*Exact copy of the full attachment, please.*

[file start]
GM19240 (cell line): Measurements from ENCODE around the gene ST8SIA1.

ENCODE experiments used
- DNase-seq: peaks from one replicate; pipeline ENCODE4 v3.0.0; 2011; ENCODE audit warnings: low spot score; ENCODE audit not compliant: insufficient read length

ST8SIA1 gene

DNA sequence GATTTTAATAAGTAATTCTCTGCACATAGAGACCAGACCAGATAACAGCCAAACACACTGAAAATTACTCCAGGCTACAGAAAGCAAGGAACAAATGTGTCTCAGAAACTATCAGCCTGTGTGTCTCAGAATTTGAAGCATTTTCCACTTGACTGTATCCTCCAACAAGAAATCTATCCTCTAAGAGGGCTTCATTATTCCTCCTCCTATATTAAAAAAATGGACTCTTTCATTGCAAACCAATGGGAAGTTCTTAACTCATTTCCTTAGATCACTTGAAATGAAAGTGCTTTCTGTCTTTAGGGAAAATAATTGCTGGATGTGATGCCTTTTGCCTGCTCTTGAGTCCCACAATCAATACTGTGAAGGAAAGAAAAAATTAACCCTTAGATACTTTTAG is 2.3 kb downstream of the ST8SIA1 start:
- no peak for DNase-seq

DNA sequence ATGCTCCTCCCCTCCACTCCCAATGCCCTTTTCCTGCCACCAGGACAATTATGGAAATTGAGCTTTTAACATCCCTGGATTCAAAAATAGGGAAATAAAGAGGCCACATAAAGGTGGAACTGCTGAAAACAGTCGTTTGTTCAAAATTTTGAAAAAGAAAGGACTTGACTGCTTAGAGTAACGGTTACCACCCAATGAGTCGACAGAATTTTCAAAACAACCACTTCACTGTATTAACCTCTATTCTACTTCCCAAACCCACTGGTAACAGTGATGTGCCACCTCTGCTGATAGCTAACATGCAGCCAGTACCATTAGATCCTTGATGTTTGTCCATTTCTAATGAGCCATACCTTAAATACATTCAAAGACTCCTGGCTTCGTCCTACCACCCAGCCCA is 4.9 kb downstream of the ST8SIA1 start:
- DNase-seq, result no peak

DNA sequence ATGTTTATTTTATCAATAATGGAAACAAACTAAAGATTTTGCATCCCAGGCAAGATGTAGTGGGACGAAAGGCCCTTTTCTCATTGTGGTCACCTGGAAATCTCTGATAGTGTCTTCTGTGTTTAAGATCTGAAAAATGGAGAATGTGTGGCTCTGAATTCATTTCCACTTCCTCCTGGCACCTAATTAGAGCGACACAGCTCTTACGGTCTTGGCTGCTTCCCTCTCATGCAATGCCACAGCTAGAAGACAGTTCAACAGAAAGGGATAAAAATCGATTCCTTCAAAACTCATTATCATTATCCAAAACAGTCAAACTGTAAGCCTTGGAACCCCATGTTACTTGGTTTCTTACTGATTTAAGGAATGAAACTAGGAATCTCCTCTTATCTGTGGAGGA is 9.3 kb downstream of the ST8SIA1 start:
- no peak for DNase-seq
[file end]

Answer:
GM19240 (cell line): Measurements from ENCODE around the gene ST8SIA1.

ENCODE experiments used
- DNase-seq: peaks from one replicate; pipeline ENCODE4 v3.0.0; 2011; ENCODE audit warnings: low spot score; ENCODE audit not compliant: insufficient read length

ST8SIA1 gene

DNA sequence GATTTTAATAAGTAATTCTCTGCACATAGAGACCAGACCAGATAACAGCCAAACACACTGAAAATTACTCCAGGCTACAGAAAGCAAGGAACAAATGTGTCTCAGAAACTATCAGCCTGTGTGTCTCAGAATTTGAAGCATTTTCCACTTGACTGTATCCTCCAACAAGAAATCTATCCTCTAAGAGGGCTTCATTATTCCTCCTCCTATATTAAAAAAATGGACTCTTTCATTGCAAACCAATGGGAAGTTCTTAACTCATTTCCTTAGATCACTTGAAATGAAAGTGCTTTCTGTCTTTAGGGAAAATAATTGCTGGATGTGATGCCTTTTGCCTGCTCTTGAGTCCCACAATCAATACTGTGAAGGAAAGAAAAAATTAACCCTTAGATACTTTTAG is 2.3 kb downstream of the ST8SIA1 start:
- no peak for DNase-seq

DNA sequence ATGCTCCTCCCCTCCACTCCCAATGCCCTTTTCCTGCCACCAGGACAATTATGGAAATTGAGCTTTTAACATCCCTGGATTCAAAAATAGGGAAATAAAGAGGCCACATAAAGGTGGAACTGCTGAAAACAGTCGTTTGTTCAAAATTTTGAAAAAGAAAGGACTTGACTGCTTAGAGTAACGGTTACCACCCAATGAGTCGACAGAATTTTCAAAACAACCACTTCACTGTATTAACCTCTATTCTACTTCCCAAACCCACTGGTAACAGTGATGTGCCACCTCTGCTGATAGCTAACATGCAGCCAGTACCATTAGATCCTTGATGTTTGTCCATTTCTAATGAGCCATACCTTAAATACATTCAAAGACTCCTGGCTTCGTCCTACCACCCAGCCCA is 4.9 kb downstream of the ST8SIA1 start:
- DNase-seq, result no peak

DNA sequence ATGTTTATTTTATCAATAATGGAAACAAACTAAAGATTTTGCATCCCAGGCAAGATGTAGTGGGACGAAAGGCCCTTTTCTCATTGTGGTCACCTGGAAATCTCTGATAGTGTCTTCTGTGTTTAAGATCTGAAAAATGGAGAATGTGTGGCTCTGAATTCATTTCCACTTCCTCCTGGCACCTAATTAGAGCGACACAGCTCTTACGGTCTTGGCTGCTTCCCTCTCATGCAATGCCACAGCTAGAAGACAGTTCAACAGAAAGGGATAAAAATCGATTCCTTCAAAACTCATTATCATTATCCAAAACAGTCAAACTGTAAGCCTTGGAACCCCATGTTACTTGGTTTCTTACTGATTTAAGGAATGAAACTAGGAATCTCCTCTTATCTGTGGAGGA is 9.3 kb downstream of the ST8SIA1 start:
- no peak for DNase-seq